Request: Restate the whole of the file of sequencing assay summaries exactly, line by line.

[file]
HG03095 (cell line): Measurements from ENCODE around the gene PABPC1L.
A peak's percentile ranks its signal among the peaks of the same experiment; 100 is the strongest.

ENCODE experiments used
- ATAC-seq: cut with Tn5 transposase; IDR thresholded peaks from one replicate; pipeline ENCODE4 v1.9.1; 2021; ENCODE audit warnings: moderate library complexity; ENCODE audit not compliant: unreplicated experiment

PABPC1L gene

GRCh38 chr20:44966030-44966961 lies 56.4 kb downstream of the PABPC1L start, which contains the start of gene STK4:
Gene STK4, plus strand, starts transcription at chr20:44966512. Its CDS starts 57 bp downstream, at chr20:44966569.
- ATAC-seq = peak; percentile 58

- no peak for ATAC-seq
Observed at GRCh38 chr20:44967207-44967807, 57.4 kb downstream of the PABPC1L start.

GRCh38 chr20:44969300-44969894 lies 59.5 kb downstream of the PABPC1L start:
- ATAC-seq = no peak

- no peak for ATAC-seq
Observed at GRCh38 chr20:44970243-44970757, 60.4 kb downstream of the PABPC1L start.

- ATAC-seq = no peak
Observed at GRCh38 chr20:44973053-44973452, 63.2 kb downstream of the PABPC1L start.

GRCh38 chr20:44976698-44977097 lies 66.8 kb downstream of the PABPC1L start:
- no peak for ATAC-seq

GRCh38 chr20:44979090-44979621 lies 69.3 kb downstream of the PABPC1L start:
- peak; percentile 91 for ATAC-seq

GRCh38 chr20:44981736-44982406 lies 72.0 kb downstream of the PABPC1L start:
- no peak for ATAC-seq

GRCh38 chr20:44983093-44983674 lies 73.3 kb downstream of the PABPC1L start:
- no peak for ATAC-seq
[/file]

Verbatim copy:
HG03095 (cell line): Measurements from ENCODE around the gene PABPC1L.
A peak's percentile ranks its signal among the peaks of the same experiment; 100 is the strongest.

ENCODE experiments used
- ATAC-seq: cut with Tn5 transposase; IDR thresholded peaks from one replicate; pipeline ENCODE4 v1.9.1; 2021; ENCODE audit warnings: moderate library complexity; ENCODE audit not compliant: unreplicated experiment

PABPC1L gene

GRCh38 chr20:44966030-44966961 lies 56.4 kb downstream of the PABPC1L start, which contains the start of gene STK4:
Gene STK4, plus strand, starts transcription at chr20:44966512. Its CDS starts 57 bp downstream, at chr20:44966569.
- ATAC-seq = peak; percentile 58

- no peak for ATAC-seq
Observed at GRCh38 chr20:44967207-44967807, 57.4 kb downstream of the PABPC1L start.

GRCh38 chr20:44969300-44969894 lies 59.5 kb downstream of the PABPC1L start:
- ATAC-seq = no peak

- no peak for ATAC-seq
Observed at GRCh38 chr20:44970243-44970757, 60.4 kb downstream of the PABPC1L start.

- ATAC-seq = no peak
Observed at GRCh38 chr20:44973053-44973452, 63.2 kb downstream of the PABPC1L start.

GRCh38 chr20:44976698-44977097 lies 66.8 kb downstream of the PABPC1L start:
- no peak for ATAC-seq

GRCh38 chr20:44979090-44979621 lies 69.3 kb downstream of the PABPC1L start:
- peak; percentile 91 for ATAC-seq

GRCh38 chr20:44981736-44982406 lies 72.0 kb downstream of the PABPC1L start:
- no peak for ATAC-seq

GRCh38 chr20:44983093-44983674 lies 73.3 kb downstream of the PABPC1L start:
- no peak for ATAC-seq